7- The following bikes were confiscated  due to sharing bicycles of different brands to be seen in a parking lot of Huangpu District Vehicle Management Company in Shanghai, China, February 28, 2017.

Picture taken February 28, 2017. REUTERS/Stringer ATTENTION EDITORS – THIS IMAGE WAS PROVIDED BY A THIRD PARTY. EDITORIAL USE ONLY. CHINA OUT. NO COMMERCIAL OR EDITORIAL SALES IN CHINA.

8- ANHUI, CHINA – AUGUST 17: Thousands of illegally parked shared-bikes can be seen which were temporarily detained in a sports field on 17th August, 2017 in Hefei, Anhui, China.

 

Via: (Photo by TPG/Getty Images)

9- A massive number of submitted bikes lined up. These shared bikes have been solely given by the companies to be used by the common people.

Shanghai. (Yibo Wang / Shutterstock)

10- The complete frenzy of millions of shared bicycles could be seen. The people and the companies have submitted broken bicycles as well.

Shanghai. (Yibo Wang / Shutterstock)

11- Here is the an other massive line of shared bikes in China.

Shanghai. (Yibo Wang / Shutterstock)

12- An array of various bike-sharing services to be seen at an urban village in Hangzhou, Zhejiang province, China September 7, 2017.

REUTERS/Stringer ATTENTION EDITORS – THIS IMAGE WAS PROVIDED BY A THIRD PARTY. CHINA OUT. TPX IMAGES OF THE DAY.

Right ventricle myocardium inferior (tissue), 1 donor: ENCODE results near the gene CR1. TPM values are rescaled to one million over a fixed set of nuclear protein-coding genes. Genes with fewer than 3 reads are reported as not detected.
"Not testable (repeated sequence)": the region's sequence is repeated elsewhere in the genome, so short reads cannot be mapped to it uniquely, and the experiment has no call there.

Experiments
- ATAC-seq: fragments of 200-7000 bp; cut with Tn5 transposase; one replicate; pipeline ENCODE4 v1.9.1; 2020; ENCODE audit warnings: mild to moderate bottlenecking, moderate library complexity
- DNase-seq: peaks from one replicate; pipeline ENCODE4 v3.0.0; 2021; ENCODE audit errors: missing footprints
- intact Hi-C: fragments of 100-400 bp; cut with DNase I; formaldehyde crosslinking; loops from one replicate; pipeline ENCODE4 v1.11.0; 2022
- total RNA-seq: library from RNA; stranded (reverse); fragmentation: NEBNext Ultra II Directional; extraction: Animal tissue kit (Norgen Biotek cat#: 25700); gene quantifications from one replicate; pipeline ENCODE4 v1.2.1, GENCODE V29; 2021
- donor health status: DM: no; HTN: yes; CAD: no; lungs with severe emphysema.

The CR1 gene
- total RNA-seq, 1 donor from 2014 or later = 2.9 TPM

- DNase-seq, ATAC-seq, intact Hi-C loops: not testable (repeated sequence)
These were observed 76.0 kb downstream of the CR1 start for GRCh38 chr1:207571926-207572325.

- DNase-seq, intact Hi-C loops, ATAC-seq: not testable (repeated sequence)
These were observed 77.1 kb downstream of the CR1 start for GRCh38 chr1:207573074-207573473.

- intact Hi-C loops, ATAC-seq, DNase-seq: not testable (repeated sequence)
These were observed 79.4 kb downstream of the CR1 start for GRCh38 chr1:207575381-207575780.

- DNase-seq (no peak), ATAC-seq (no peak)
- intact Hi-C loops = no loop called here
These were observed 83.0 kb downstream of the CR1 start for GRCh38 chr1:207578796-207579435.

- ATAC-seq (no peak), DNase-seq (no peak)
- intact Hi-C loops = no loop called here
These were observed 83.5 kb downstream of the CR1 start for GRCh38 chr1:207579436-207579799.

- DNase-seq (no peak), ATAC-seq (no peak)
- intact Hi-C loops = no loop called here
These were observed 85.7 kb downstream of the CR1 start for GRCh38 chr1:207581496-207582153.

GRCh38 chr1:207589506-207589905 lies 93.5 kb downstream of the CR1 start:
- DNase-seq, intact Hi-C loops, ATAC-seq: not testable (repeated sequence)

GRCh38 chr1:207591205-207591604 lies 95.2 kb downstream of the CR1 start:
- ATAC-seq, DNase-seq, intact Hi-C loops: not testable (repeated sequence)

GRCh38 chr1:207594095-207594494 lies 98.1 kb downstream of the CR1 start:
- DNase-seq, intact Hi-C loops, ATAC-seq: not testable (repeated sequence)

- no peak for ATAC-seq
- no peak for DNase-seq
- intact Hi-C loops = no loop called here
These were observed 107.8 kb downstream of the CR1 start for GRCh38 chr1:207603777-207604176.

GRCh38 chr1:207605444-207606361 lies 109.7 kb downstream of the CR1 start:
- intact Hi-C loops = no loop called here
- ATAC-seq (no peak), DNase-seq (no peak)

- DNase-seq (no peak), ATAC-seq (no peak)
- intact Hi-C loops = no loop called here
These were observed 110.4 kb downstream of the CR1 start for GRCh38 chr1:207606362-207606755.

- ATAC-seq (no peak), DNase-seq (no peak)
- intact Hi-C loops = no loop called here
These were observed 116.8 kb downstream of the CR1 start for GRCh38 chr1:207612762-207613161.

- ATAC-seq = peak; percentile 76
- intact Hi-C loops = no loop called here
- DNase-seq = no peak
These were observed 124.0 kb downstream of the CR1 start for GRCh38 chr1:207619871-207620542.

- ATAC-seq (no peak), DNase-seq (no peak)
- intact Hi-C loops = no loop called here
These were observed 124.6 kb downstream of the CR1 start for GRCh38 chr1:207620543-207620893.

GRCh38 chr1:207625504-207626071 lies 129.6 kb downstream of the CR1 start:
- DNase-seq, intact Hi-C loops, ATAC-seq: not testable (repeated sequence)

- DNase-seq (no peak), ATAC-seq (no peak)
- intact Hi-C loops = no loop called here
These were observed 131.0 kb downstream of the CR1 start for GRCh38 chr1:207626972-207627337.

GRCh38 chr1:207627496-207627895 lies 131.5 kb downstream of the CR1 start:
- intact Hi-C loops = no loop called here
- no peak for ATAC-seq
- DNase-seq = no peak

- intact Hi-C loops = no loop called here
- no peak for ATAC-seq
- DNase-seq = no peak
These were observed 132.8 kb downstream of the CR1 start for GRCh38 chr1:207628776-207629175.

13- A man is seen walking past shared bikes placed at a repair factory in Beijing, China April 13, 2017.

China Daily via REUTERS ATTENTION EDITORS – THIS IMAGE WAS PROVIDED BY A THIRD PARTY. EDITORIAL USE ONLY. CHINA OUT- Source.

14- This picture was taken on April 6, 2017, where a worker repairs a shared bicycle at a repair centre in Beijing.

Via/ AFP PHOTO / Nicolas ASFOURI / TO GO WITH China-technology-culture-cycling, FEATURE by Joanna CHIU (Photo credit should read NICOLAS ASFOURI/AFP/Getty Images)

A booming rental bike business has ensued in China and the streets have been packed with thousand of cyclists, but their die-hard habit of going the wrong way and abandoning their rides anywhere without thinking about others has caused the havoc. The authorities are trying it hard and scrambling to catch up, they are also thinking about new regulations to regulate the chaotic cities — from adding caps to the number of bikes to even barring people which they consider too big or too small for bicycles.

15- The following picture was taken on June 28, 2017, which shows an aerial view of shared bicycles, collected by police after they blocked pavements, abandoned on a field in Hangzhou, Zhejiang province.